DragonFly users List (threaded) for 2010-03
Re: Security process
Walter <email@example.com> wrote:
> Aggelos Economopoulos wrote:
> > Because
> > a) such a mechanism could be used for DoS attacks on the system itself
> I don't understand how blocking an IP that has had
> a hundred failed login attempts in the last ten
> minutes could create a DoS hole...
Depending on the way how the errors are parsed and
handled exactly, an attacker could spoof some name
or address that is important to you (e.g. your own
IP address, or the address of your DNS server, or
your uplink gateway, or ...). Not good.
Admittedly it is very difficult to spoof the source
IP address in the case of SSH connection attempts,
at least if the attacker needs to go farther than
just the inital TCP handshake, but still there might
be other pitfalls involved. Spoofing DNS names is
trivial, by the way, so you should never rely on
In general, if you install any automatism that blocks
something (or some other destructive action), you
should know exactly what you're doing. Personally
I would never do something like that, even though
I think I have a fairly good understanding of TCP/IP
and networking in general.
> What if someone hacked an account and started trying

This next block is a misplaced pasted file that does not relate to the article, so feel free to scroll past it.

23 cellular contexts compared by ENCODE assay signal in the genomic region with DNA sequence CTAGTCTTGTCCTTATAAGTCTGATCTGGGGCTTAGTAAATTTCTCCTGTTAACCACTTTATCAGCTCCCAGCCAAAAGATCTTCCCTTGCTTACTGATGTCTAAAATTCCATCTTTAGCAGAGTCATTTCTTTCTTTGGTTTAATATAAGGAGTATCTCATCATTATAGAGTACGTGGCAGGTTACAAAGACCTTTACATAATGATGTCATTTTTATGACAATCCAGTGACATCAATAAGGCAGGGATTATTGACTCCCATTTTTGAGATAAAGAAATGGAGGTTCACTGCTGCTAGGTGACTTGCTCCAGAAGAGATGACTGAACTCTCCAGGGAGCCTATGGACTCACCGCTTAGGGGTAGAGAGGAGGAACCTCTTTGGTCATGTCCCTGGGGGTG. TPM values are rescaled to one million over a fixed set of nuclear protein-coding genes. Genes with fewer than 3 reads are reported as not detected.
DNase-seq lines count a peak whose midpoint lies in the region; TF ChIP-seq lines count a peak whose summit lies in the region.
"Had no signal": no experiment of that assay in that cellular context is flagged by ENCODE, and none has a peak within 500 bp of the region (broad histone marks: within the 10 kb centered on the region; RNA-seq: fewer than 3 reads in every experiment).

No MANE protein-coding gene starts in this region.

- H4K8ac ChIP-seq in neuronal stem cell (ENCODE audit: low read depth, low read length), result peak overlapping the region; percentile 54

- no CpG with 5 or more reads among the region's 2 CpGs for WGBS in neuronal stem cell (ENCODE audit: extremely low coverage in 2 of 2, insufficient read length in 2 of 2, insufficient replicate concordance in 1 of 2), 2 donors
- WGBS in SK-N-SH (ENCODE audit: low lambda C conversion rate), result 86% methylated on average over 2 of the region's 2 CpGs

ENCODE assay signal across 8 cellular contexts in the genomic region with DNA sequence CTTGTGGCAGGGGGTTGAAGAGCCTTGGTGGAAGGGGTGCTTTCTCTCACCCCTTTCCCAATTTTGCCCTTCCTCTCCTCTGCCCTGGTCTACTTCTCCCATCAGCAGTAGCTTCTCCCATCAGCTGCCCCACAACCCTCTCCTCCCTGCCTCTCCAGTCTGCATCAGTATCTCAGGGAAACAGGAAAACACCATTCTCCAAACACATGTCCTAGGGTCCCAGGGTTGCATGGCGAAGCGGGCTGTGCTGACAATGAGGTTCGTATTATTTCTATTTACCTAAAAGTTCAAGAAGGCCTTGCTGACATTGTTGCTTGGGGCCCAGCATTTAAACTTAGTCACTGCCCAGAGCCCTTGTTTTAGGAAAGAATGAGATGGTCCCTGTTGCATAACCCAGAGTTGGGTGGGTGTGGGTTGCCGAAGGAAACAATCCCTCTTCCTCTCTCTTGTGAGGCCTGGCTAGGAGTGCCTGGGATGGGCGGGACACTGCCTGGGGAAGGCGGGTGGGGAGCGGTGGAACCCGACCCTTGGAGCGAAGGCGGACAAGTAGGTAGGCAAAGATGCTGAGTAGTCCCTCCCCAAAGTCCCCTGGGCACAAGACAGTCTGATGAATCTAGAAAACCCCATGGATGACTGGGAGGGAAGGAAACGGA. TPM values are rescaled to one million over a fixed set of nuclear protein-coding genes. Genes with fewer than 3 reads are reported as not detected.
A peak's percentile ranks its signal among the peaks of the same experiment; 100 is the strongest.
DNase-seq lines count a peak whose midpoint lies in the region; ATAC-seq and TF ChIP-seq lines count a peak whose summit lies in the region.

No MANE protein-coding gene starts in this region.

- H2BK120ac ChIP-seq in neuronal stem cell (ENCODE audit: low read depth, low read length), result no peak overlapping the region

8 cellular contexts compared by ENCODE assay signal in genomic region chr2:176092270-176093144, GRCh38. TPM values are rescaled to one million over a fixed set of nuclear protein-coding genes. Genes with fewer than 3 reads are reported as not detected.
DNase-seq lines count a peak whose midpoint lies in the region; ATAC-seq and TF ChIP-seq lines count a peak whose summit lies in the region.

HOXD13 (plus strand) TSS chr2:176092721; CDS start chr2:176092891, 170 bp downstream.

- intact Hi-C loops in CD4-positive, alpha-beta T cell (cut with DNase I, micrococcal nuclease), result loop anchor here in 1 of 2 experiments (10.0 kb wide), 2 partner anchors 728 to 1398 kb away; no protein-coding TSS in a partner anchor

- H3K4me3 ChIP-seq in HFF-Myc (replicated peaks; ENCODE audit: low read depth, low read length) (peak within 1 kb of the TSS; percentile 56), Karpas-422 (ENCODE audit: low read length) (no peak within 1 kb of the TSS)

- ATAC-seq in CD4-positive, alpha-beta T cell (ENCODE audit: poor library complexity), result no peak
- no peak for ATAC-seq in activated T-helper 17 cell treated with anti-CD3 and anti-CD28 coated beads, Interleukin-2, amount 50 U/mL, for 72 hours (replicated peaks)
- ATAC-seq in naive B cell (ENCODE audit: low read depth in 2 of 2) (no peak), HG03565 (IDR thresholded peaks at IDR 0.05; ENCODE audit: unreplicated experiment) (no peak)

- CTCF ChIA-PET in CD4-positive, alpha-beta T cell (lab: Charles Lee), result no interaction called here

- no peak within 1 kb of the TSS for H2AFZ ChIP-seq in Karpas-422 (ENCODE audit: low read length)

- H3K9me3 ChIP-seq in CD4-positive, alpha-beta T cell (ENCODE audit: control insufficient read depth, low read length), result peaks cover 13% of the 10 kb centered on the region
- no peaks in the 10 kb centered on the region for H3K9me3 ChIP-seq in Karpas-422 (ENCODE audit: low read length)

> to gain root access?
You mean when you have a machine with many untrusted
shell accounts? In that case you should use something
like jails or similar security measures.
> Aren't there ways to tell you've
> got a hacker online before he/she compromises your
> system? It seems like a good thing to know. Yet, as
> I must admit, I have no idea what tools are in place
> which might be used to gage this. The heuristics may
> not be trivial, but could be developed... I was just
> wondering why no one had tried it.
Actually there are many good books about security,
and online tutorials, howtos etc. Maybe you should
google a bit. There are already many things you can
do to proactively secure your system, and to monitor
for possible security breaches. This topic is
probably much to broad for a mailinglist like this,
so I don't even try to start enumerating things.
> I just thought that I'd like a tool that once I got some
> definable failed login attempts that I'd like the computer
> to automatically shunt the source IP for a while.
You don't really gain anything by doing that. And you
don't have to do that at all if you have secured your
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